NEW YORK, U.S. - Protests continued for the third day as thousands marched on the streets from the east to the west coast to vent their anger over the election of Trump. Thousands took to ...
• Mood of a deeply-divided nation: Anger, dismay on the streets and on social media
• Thousands take to the street to protest Trump win, online many "unfriend" each other
• War of words heats up, without any monitoring
NEW YORK, U.S. - Protests continued for the third day as thousands marched on the streets from the east to the west coast to vent their anger over the election of Trump.
Thousands took to the streets of Miami, Atlanta, Philadelphia, New York, San Francisco and Portland, Oregon, voicing anger at Trump’s inflammatory and often deeply controversial campaign rhetoric about immigrants, Muslims and women.
In Miami, several thousand activists marched through the downtown, with a few hundred making their way onto a highway, halting traffic in both directions.
In New York, demonstrators again gathered in Washington Square Park and by Trump Tower, where the Republican president-elect lives, on Fifth Avenue.
Between 500 and 600 people marched in Orlando on Friday in peaceful protests, police said.
In Atlanta, hundreds of protesters took to the streets for the third night in a row.
Organisers said several thousand people gathered on Boston Common to publicly object to the election of Trump.
The evening event was billed as a rally for love and peace rather than a protest.
More protests and marches are planned for Saturday in cities that include Los Angeles, Indianapolis, Cincinnati, Las Vegas and New York, among others.
There are also reports of a spurt in attacks targeting minority communities following Trump's unexpected victory earlier this week.
Muslims, African-Americans and Mexican-Americans have reported been verbally and physically attacked just two days after Americans elected Trump as president.
Social media quarrels heat up
Even as protesters continued to rally, the social media has become a battle ground where people are expressing much more than on the streets. On Facebook groups supporting Trump, discussions on how Trump won fair and square dominate the ones where Clinton supporters allege foul play.
One user on a Facebook group featuring ‘Friends who support Donald Trump’ said, “I find it very interesting that pro-Trump folks did not delete pro-Hillary people, but the pro-Hillary people were quick to delete the Trump voters and many got nasty about it. And therein lies the difference. Very sad.”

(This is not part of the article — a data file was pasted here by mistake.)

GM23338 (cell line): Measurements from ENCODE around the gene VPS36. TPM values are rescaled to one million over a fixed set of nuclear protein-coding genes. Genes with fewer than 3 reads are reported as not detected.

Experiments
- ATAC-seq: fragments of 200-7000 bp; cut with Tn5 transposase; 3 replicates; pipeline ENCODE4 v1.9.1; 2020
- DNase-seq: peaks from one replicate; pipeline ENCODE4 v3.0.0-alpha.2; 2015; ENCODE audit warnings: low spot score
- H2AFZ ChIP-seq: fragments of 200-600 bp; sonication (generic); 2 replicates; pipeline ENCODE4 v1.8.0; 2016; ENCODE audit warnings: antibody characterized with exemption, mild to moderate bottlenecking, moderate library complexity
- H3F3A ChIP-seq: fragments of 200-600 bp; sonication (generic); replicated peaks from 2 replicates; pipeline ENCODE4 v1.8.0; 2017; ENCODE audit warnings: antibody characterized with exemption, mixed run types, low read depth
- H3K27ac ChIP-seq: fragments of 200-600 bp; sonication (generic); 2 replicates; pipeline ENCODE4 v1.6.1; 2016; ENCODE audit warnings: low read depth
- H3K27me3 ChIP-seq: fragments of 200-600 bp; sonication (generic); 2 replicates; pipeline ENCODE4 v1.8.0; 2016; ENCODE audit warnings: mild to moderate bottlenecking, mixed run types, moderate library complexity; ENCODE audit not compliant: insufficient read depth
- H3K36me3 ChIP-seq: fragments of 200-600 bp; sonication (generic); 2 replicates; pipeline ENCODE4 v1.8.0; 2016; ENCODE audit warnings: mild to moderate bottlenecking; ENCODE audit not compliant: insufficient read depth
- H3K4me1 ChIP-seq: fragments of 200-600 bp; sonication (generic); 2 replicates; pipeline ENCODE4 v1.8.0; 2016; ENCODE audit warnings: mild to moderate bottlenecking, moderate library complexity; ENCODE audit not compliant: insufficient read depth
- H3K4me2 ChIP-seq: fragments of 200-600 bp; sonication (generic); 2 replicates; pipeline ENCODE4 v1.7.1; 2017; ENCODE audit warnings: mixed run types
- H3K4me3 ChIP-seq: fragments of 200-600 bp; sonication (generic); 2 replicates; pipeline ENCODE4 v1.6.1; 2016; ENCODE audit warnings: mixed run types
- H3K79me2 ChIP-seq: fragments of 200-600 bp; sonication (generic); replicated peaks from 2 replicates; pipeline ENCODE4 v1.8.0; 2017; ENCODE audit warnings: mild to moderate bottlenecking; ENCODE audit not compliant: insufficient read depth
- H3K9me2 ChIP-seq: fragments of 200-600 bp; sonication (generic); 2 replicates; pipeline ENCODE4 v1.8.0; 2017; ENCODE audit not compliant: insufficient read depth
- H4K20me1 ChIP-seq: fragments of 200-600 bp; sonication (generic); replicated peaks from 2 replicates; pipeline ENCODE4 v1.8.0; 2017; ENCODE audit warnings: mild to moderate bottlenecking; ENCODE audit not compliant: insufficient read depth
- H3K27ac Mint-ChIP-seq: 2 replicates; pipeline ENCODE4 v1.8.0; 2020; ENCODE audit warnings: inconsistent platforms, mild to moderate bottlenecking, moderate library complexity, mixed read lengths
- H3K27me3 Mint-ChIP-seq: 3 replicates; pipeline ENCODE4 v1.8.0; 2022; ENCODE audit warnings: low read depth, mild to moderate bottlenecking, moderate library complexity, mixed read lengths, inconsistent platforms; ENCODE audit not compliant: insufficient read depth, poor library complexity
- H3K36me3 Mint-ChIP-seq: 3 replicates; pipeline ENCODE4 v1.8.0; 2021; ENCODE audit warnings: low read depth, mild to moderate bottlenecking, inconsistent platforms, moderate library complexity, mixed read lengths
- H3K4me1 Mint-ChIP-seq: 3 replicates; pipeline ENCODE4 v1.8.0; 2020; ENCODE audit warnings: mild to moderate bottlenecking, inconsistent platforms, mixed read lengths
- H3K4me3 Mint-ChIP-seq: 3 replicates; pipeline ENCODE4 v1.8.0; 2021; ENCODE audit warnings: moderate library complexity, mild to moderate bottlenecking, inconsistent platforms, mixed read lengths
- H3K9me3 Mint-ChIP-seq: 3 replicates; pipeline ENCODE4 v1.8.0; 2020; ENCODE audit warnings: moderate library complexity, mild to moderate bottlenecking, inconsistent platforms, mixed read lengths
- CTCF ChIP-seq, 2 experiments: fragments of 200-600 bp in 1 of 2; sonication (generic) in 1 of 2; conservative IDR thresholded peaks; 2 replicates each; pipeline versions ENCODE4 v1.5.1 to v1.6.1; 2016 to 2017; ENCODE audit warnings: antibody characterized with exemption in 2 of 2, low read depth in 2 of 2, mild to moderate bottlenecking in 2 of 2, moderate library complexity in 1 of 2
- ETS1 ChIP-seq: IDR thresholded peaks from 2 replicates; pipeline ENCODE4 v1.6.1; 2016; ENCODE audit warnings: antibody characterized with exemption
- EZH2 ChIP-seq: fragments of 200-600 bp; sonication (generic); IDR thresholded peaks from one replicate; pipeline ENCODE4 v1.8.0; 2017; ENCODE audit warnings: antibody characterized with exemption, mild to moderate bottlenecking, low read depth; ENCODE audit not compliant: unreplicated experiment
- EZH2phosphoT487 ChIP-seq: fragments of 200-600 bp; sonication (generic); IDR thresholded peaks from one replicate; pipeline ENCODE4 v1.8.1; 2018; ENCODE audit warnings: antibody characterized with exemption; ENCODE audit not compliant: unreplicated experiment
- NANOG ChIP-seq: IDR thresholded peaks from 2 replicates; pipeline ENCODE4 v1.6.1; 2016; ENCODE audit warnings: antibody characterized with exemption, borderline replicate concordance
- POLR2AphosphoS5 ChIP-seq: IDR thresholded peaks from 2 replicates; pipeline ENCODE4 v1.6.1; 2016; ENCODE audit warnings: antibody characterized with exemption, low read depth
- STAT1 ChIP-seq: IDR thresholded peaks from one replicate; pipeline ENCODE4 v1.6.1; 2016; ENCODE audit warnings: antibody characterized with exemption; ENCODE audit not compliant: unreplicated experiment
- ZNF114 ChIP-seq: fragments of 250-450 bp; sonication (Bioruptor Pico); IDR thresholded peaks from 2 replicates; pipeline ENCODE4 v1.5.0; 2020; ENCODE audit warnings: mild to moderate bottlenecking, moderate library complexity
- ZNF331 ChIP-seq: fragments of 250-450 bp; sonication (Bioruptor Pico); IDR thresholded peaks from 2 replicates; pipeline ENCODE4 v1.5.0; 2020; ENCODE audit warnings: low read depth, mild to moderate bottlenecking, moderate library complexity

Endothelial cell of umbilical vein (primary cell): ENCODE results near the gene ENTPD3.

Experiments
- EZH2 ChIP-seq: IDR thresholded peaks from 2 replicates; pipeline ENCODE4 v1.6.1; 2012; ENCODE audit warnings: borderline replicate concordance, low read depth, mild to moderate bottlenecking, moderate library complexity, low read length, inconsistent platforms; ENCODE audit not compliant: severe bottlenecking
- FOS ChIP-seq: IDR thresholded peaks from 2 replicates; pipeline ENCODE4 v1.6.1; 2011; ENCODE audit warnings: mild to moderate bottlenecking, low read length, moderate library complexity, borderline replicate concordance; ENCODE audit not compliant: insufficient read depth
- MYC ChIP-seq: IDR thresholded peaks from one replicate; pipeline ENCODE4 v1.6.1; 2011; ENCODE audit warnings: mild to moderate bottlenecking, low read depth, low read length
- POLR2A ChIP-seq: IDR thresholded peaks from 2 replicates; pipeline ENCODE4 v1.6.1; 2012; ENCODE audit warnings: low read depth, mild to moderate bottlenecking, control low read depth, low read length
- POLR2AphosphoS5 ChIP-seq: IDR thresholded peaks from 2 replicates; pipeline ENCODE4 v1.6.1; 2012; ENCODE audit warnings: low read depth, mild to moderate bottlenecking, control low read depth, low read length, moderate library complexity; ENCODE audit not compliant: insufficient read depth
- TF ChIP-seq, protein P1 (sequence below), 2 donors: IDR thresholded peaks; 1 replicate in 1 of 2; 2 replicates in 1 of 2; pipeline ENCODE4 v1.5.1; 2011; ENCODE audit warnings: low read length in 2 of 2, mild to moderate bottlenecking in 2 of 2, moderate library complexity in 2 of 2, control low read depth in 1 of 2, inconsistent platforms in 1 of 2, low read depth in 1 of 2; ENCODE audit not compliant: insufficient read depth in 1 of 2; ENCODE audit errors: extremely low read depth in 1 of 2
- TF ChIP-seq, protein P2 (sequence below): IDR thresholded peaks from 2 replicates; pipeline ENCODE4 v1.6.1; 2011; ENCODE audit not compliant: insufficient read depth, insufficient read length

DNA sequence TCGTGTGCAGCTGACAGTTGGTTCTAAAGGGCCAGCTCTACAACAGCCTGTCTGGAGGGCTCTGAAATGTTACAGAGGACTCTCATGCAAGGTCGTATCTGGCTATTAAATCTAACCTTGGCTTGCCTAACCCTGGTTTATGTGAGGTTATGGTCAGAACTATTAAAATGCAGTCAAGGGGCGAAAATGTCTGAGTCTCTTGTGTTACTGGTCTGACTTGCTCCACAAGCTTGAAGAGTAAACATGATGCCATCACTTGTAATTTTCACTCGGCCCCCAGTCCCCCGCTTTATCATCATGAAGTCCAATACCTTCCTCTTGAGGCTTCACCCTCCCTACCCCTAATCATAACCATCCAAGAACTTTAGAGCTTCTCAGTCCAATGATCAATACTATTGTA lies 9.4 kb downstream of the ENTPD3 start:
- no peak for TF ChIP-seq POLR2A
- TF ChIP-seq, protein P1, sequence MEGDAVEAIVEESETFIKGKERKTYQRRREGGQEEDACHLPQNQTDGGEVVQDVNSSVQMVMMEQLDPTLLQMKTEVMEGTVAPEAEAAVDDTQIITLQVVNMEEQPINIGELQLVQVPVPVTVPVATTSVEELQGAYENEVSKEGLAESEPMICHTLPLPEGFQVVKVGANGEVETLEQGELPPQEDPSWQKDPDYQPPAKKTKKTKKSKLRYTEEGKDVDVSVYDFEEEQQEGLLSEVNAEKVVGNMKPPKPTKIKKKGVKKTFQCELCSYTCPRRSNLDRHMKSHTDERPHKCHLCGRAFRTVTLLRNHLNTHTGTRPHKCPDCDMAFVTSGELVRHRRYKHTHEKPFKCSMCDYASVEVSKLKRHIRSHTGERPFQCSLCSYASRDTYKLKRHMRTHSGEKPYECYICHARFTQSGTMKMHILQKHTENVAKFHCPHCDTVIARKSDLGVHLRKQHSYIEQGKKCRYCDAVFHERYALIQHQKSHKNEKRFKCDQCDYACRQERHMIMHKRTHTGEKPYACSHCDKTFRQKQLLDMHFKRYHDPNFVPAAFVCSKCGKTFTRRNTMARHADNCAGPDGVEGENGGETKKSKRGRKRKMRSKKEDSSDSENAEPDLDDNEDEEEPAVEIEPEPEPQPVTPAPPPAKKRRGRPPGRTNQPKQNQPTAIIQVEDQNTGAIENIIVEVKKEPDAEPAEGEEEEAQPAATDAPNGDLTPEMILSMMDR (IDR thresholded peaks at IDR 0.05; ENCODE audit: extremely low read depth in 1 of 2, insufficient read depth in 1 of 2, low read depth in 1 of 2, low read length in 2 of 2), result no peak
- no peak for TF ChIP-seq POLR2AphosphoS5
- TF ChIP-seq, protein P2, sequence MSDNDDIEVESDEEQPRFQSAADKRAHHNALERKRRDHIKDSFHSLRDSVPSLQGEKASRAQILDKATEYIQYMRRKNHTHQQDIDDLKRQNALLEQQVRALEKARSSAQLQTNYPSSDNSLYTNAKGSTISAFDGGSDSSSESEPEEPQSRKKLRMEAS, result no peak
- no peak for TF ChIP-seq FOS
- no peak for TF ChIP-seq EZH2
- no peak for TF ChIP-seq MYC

This, after several Trump supporters began revealing themselves to their friends, family and co-workers, leading both Democrats and Republicans to vow to “unfriend” anyone who disagreed with their candidate of choice, ignoring calls for unity by President Barack Obama and presidential nominee Hillary Clinton.
“I voted for Trump!” wrote one Rhode Island woman. “If you don’t like me anymore because of it, then you were never really my friend. I’ll help direct you to the unfriend button.”
“I proudly voted for Trump,” another from California announced. “Unfriend me, call me racist, sexist, uneducated, simple minded, etc. my real friends know the truth and everyone else, I don’t need you in my life. #sorryimnotsorry”
This is what a Hillary Clinton supporter had to say online. “I’ve been grabbed and harassed by strangers more times than I can count. If you voted for Trump then unfriend me now. You’re NOT my friend.”
Another from Texas told his Facebook friends to unfriend him if they voted for Trump because, “We don’t see America the same way.”
Many Trump supporters said they felt disrespected by loved ones who unfriended them due to their support for the Republican businessman-turned-politician.
There were signs that the battle on the internet would not wind down anytime soon, in fact it could just get worse.
The coalition of trolls and white supremacists, mostly anonymous, that turned many of the internet’s social spaces into toxic cisterns of abuse is showing signs it was emboldened by Wednesday’s historic results.
"Build a wall"
Meanwhile, a video of a group of students chanting “build a wall” in their school cafeteria has gone viral.
It’s a reference to president-elect Donald Trump’s rallying cry at campaign events about the wall he promised to build along the Rio Grande to keep Mexicans from crossing the border.
The incident in Royal Oak, Michigan, was caught on cellphone video by a student in the cafeteria of a middle school in the Detroit suburb.
School and district authorities asking for the community’s support in helping to create a positive narrative on the election results following the bitterly divisive campaign.
A cross-section of leaders across California have vowed to fight any plans by Trump to deport thousands of people in the U.S. illegally.
California has some of the nation’s most liberal policies when it comes to handling immigrants.
The Golden State could be on a collision course with Trump if he pushes hard-line immigration policies enthusiastically backed by many of his supporters.